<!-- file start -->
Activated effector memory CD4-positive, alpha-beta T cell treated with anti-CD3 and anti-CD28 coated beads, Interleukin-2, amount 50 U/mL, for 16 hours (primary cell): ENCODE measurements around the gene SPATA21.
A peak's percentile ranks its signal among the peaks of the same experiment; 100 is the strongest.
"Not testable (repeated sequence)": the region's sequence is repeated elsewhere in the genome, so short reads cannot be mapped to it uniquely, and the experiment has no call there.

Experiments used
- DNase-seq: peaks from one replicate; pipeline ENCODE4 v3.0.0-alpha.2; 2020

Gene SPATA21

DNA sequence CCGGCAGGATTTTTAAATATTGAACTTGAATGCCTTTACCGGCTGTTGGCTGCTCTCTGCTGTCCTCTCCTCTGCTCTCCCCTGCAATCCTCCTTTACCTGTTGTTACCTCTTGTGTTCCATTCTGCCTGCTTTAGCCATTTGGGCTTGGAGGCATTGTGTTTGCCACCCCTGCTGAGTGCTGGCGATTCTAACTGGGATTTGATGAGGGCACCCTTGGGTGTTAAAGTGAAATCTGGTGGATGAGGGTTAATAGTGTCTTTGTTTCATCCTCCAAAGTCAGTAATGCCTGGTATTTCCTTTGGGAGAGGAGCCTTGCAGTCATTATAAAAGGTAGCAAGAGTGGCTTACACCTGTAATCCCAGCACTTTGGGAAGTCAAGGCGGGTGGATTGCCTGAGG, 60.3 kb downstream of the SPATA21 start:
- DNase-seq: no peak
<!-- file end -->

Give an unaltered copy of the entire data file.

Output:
Activated effector memory CD4-positive, alpha-beta T cell treated with anti-CD3 and anti-CD28 coated beads, Interleukin-2, amount 50 U/mL, for 16 hours (primary cell): ENCODE measurements around the gene SPATA21.
A peak's percentile ranks its signal among the peaks of the same experiment; 100 is the strongest.
"Not testable (repeated sequence)": the region's sequence is repeated elsewhere in the genome, so short reads cannot be mapped to it uniquely, and the experiment has no call there.

Experiments used
- DNase-seq: peaks from one replicate; pipeline ENCODE4 v3.0.0-alpha.2; 2020

Gene SPATA21

DNA sequence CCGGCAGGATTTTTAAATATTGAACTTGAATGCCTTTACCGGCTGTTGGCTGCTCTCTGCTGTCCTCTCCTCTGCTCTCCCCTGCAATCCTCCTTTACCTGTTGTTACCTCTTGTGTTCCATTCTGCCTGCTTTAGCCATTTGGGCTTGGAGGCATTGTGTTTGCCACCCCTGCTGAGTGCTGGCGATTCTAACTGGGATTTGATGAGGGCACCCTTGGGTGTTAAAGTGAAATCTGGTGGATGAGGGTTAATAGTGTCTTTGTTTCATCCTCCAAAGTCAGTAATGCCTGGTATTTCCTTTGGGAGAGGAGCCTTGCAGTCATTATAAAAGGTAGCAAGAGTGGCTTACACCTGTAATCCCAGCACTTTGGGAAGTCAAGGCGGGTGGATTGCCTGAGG, 60.3 kb downstream of the SPATA21 start:
- DNase-seq: no peak